Vito Margiotta: Again, like, some different people probably think differently, but my personal thing is like build it. But do it faster. They’ll spend a lifetime on it. Like getting the actual example that we did, I think But initially, it was kind of a good way of doing it, which was two weeks at the end. And because if not, you could spend months doing the same thing, but making it on the side. I feel maybe you didn’t think it happens on purpose just happened. Cause we didn’t have much time. We said You know what, let’s do it in the afternoons. And by forcing yourself to do is just cut, cut, cut cut cut features until we go to the very, very bottom of it. And the bottom of it, I think given your name in the beginning. So I will say do it, build it, but do it faster.

Harri Thomas: So for me, I kind of think about kind of two pieces of advice. The first one I don’t think will come as any surprise, given the conversation that we’ve had, but it’s like, find people that share your goals and learn from them. So that kind of has a couple of different components. The first one is taking some time and energy to better understand what your goals are. And then the second element of that is sharing them, and, you know, finding people that are willing to help. And again, if you put your goals out there, I think most people will be very surprised at the willingness of people to kind of jump in and assist them in the achievement of those goals. So that’s kind of the first bit of advice. And then the second one is a complimentary piece of advice to the one that Vito just gave, which is, to forget the idea that you need to be an expert before you can get started at things. It’s just getting started. Just take that first step. Oftentimes, as a non-expert, or somebody who has never done something before, you can probably get it 80% of the way there. And that represents a kind of substantial progress. Once you’ve got that 80% Foundation, then you can start talking to experts and learning from others and including your customers to continue to refine that product or messaging or our audience, whatever the case may be that just get started.

Marcos Bravo: Awesome. Awesome. Awesome. That’s exactly the way I started doing a podcast too. Let’s just do it. Yeah, exactly. Right, guys, thank you so much now, for the people who get very attracted to Elephants are working to get it out of the consign it is, how does it work?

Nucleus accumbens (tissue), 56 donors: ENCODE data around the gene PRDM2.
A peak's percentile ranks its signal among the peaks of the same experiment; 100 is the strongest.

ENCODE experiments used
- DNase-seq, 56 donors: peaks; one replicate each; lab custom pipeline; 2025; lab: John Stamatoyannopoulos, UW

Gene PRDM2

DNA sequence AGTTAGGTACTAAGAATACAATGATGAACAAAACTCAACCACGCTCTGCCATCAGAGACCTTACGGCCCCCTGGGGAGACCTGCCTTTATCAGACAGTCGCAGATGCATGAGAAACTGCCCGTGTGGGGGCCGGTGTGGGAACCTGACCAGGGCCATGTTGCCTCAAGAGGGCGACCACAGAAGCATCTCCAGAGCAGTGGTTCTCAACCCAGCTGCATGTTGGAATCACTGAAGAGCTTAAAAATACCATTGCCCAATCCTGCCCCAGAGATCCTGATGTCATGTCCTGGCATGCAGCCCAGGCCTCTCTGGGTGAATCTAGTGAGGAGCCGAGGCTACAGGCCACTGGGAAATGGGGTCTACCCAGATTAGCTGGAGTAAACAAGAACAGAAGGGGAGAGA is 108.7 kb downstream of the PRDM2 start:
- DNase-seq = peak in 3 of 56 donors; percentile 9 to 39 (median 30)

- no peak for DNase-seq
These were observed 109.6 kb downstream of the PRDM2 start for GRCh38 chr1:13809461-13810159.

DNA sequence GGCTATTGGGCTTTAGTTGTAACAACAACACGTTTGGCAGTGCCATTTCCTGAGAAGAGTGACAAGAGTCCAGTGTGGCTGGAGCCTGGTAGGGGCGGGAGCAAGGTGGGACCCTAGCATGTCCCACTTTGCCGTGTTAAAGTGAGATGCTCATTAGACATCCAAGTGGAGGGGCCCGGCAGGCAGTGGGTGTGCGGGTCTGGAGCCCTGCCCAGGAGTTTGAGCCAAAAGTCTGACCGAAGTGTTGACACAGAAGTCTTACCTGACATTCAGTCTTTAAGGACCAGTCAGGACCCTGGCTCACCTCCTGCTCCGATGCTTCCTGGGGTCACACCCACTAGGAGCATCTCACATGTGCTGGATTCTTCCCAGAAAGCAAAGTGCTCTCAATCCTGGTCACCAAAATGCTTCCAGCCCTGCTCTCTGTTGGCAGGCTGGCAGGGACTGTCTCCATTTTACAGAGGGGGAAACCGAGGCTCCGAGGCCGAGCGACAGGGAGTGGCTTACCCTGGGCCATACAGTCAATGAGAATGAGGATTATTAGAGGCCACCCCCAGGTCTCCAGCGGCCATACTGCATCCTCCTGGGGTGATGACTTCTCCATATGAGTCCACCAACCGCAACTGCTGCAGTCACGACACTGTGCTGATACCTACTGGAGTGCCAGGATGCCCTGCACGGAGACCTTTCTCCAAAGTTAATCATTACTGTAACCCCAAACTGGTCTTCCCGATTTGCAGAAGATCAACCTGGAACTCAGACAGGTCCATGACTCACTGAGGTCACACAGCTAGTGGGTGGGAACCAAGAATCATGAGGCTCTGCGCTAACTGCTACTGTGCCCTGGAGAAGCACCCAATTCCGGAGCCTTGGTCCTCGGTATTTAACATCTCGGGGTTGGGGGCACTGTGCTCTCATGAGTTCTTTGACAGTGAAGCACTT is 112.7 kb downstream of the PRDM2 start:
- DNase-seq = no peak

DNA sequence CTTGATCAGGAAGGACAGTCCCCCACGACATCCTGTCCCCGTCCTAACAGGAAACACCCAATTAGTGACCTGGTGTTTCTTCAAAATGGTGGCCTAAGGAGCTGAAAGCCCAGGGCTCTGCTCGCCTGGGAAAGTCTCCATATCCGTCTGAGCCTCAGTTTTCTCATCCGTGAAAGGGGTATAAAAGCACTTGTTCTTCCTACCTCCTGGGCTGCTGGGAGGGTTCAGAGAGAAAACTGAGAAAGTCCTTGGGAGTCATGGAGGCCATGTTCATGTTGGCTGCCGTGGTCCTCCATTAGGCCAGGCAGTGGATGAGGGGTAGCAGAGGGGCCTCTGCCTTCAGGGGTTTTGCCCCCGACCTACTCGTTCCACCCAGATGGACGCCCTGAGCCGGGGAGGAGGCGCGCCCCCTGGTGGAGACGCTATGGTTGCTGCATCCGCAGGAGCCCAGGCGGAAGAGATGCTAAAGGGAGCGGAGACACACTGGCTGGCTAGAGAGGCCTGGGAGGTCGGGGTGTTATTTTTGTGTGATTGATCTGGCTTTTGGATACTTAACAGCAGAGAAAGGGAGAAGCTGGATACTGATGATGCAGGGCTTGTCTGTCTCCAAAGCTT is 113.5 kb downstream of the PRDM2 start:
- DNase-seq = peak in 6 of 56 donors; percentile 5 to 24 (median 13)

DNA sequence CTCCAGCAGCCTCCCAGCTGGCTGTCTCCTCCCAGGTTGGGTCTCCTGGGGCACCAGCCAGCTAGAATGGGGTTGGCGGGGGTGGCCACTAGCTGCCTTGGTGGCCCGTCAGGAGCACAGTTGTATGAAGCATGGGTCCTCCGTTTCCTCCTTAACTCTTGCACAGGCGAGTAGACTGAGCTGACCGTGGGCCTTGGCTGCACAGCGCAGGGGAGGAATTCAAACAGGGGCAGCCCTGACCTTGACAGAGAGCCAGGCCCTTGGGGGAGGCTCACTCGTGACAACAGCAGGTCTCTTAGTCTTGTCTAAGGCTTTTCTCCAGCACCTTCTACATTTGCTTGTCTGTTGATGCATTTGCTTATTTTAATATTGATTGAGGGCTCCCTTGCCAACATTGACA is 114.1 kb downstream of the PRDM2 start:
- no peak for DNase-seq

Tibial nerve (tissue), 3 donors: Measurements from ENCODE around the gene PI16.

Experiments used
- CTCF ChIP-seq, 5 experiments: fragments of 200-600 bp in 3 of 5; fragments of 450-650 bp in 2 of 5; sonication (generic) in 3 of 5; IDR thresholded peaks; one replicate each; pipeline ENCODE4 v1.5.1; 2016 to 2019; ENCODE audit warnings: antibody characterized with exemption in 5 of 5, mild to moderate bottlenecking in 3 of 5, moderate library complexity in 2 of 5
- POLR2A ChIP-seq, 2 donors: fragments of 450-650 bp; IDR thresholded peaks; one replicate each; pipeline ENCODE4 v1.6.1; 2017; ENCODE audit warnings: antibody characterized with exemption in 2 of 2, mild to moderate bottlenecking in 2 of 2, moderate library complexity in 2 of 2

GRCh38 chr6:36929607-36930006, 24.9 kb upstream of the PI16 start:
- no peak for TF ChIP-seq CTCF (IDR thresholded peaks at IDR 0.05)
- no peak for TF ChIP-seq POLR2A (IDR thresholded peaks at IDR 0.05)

Vito Margiotta: It does work. Yes, it’s on the app store, and look for the Elephants app. 

Marcos Bravo: I will put the link in the description for sure. I’ll find it and I’ll add it there. So if you have goals, and you don’t want to do it alone, and you’re like me that you’ll give up in the middle of it. Definitely go and take elephants, Harry, Vito, thank you so much for being in the show. And if you’re part of the growth mantra community, I’m sure I’ll see you around.

Harri Thomas: Yeah. Thanks, Marcos. Great to be in touch. Pleasure.

Marcos Bravo: All right, guys. 

Vito Margiotta: Thanks very much.

Marcos Bravo: All right. Well, another great interview with two amazing people, I really enjoyed this conversation, it was great to talk to people that actually are doing things that’s sort of what really motivates me about this podcast is just to get to talk to people who are in the middle of the battlefield doing things every day, I’m going to do a quick swoop of the three things that I am taking with me from this conversation. So this. So the first thing I’m going to take is something that Vito mentioned, which is to do things fast, you can keep thinking over and over about the first step of something, you just need to act quickly to get things done. Otherwise, things are never going to move. So don’t waste your time thinking that much still do. But move things faster. And together with that goes with Harri mentioned about just starting is never going to be a perfect time for it. The only way you’re going to move one step forward is if you just start. And the last one that also Harri mentioned, is to go and find people that things like you people that have the same values, people that can help you be more comfortable. People that can help you to develop your things in yourself faster is this thing of moving together with people that think and act like you now, don’t get people that are exactly the same way you are because you need to contrast different opinions, you need to have different perspective into things. But when you have like-minded people, you share values, you shared something, skills, or anything else, it helps to move things a lot faster. As soon as you start. Those three things are my favorite things from this conversation. So let’s finish this. And yeah, nothing else to say from my side, another great conversation. I just want to invite you again to subscribe to our channel. Look for all of the videos that we have on the growth mentor YouTube channel. They’re great, go and get to meet some of the mentors. Gonna get to meet some of the events that we’re doing. Follow the updates that I’m doing every month. Subscribe to our social media channels so you can start a conversation with us. We’re happy to hear from you. And with all the love in the world, all I want to say is thank you for coming Bing I will see you next time my name is Marcos. Cheers!

In this episode

Marcos Bravo Marketing Strategy - Currently LiveChat Brand Ambassador

For the last 20 years I’ve been working in Marketing, Sales and Branding for many industries around the world. I mentor startups in Europe and South America showing them how to find their voice and plan the best way to connect and find the right customers.

Harri Thomas Co-Founder

I love talking about Jobs To Be Done theory, product market fit, the challenges of creating great Co-Founder relationships and the relative merits of both boot strapping and raising venture capital.

A talk by Harri Thomas
Hosted by
Marcos Bravo Marketing Strategy - Currently LiveChat Brand Ambassador

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Enjoy the peace of mind that advice is always only one Zoom call away.